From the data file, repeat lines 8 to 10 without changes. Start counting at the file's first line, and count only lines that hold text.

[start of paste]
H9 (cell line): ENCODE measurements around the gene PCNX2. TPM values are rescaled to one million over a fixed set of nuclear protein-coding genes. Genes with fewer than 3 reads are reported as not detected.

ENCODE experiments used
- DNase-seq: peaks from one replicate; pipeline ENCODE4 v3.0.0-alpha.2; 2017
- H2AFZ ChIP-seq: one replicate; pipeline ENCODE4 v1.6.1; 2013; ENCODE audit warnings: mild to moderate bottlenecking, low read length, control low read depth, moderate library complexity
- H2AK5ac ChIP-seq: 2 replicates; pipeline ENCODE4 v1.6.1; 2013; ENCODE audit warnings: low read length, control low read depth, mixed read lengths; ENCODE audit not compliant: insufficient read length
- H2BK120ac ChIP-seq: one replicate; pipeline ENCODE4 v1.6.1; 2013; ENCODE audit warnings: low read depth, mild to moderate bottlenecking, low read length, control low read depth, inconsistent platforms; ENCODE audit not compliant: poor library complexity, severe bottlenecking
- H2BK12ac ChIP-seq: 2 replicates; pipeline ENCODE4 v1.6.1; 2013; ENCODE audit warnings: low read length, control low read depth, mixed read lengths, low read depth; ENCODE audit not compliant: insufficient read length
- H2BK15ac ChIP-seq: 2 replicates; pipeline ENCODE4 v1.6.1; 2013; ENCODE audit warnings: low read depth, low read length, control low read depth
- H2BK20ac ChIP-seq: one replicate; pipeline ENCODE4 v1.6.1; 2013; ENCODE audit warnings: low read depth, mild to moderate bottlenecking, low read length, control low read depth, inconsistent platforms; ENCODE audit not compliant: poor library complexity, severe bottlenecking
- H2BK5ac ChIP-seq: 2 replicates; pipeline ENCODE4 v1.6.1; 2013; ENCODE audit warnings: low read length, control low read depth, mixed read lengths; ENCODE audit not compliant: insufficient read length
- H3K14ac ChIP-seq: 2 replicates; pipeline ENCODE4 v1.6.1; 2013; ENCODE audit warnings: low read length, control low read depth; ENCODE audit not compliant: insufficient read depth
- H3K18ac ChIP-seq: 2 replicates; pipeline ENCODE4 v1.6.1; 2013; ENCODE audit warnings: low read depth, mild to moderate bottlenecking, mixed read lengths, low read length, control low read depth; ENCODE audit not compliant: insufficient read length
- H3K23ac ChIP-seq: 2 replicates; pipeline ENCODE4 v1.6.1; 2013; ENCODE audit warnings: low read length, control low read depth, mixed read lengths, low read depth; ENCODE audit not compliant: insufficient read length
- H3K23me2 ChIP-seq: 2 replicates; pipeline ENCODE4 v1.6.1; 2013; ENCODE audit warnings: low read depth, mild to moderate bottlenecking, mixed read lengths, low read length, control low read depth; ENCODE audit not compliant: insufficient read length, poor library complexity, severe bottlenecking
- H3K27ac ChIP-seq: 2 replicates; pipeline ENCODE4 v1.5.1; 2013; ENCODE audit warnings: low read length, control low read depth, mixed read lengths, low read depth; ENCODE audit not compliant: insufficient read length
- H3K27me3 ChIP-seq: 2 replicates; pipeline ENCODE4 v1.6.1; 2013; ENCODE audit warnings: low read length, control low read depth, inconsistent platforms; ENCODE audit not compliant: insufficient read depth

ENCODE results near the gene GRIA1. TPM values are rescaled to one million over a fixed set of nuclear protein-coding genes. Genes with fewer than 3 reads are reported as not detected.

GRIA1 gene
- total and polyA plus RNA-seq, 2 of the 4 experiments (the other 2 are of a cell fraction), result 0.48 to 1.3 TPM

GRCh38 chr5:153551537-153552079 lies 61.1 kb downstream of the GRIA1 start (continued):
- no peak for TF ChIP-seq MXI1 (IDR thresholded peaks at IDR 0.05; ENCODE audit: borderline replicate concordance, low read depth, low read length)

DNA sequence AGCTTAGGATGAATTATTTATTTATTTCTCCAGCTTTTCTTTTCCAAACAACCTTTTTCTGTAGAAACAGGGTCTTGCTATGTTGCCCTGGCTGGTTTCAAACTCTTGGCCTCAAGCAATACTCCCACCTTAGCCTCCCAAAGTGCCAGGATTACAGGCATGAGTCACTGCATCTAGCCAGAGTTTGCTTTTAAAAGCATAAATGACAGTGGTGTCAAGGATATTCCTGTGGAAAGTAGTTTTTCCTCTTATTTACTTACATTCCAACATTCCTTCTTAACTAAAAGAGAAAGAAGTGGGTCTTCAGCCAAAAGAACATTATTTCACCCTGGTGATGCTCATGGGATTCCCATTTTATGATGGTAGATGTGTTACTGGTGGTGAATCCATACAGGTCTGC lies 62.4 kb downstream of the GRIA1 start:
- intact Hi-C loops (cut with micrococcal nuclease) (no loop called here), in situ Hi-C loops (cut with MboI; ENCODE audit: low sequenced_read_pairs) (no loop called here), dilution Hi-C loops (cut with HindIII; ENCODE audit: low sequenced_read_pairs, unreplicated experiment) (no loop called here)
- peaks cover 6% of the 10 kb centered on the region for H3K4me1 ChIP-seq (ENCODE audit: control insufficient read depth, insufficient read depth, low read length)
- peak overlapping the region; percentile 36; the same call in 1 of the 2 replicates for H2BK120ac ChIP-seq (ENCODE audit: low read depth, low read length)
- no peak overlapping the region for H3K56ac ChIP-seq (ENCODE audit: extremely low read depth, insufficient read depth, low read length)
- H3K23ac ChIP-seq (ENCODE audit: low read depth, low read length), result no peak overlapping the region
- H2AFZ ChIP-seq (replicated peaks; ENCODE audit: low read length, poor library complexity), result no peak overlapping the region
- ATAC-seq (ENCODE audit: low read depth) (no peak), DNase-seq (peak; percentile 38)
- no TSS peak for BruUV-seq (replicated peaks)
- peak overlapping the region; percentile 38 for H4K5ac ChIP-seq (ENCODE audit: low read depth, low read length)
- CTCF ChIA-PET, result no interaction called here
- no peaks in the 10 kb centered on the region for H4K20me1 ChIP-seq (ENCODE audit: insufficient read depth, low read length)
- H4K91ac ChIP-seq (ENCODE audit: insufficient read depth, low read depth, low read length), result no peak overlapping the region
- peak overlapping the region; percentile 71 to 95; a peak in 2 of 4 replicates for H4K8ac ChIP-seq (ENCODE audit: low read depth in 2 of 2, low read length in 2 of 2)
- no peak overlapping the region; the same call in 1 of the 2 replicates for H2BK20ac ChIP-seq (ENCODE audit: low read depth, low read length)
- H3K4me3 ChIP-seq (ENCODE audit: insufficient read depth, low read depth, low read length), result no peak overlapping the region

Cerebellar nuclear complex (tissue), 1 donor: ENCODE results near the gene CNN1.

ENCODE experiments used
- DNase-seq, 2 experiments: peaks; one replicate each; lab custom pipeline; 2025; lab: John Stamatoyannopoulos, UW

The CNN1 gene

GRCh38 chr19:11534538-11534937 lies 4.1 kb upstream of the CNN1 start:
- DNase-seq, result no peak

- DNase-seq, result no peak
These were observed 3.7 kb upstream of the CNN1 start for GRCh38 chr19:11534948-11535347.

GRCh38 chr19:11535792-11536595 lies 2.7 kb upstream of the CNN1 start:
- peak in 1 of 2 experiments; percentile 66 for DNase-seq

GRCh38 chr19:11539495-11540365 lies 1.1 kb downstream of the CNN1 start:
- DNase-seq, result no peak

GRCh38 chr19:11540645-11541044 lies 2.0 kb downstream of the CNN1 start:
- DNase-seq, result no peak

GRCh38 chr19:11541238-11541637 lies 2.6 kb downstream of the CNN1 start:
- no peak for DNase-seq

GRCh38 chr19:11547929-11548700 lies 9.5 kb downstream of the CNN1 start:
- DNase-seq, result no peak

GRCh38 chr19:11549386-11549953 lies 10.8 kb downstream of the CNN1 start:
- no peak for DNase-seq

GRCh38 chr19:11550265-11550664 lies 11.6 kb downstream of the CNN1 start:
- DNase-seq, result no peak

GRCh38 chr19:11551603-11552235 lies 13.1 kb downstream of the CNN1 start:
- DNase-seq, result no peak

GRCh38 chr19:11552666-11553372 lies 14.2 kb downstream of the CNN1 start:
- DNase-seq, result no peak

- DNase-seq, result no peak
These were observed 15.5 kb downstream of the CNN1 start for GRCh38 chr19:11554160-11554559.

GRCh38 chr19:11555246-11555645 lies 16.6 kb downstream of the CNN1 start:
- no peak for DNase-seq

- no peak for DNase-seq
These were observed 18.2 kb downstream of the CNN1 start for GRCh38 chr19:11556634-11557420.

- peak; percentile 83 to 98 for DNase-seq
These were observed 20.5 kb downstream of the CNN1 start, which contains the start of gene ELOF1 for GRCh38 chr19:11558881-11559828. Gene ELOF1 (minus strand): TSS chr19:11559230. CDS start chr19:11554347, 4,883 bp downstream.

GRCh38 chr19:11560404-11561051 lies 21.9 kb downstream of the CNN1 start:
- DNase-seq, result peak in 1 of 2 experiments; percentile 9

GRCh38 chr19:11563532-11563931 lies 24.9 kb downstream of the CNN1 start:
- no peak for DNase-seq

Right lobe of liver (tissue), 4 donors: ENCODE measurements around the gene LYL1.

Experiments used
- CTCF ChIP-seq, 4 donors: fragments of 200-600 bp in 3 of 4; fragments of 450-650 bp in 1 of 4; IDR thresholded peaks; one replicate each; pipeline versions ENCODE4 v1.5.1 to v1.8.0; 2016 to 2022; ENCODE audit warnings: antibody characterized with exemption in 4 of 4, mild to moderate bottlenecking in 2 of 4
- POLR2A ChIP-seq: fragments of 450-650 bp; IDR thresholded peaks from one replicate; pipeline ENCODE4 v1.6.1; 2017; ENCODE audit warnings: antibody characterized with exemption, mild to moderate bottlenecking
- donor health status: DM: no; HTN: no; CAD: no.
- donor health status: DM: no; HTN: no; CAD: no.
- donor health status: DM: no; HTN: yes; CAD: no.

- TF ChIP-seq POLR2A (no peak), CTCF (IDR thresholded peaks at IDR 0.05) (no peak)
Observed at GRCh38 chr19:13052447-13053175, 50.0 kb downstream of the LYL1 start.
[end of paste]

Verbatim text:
- H2BK15ac ChIP-seq: 2 replicates; pipeline ENCODE4 v1.6.1; 2013; ENCODE audit warnings: low read depth, low read length, control low read depth
- H2BK20ac ChIP-seq: one replicate; pipeline ENCODE4 v1.6.1; 2013; ENCODE audit warnings: low read depth, mild to moderate bottlenecking, low read length, control low read depth, inconsistent platforms; ENCODE audit not compliant: poor library complexity, severe bottlenecking
- H2BK5ac ChIP-seq: 2 replicates; pipeline ENCODE4 v1.6.1; 2013; ENCODE audit warnings: low read length, control low read depth, mixed read lengths; ENCODE audit not compliant: insufficient read length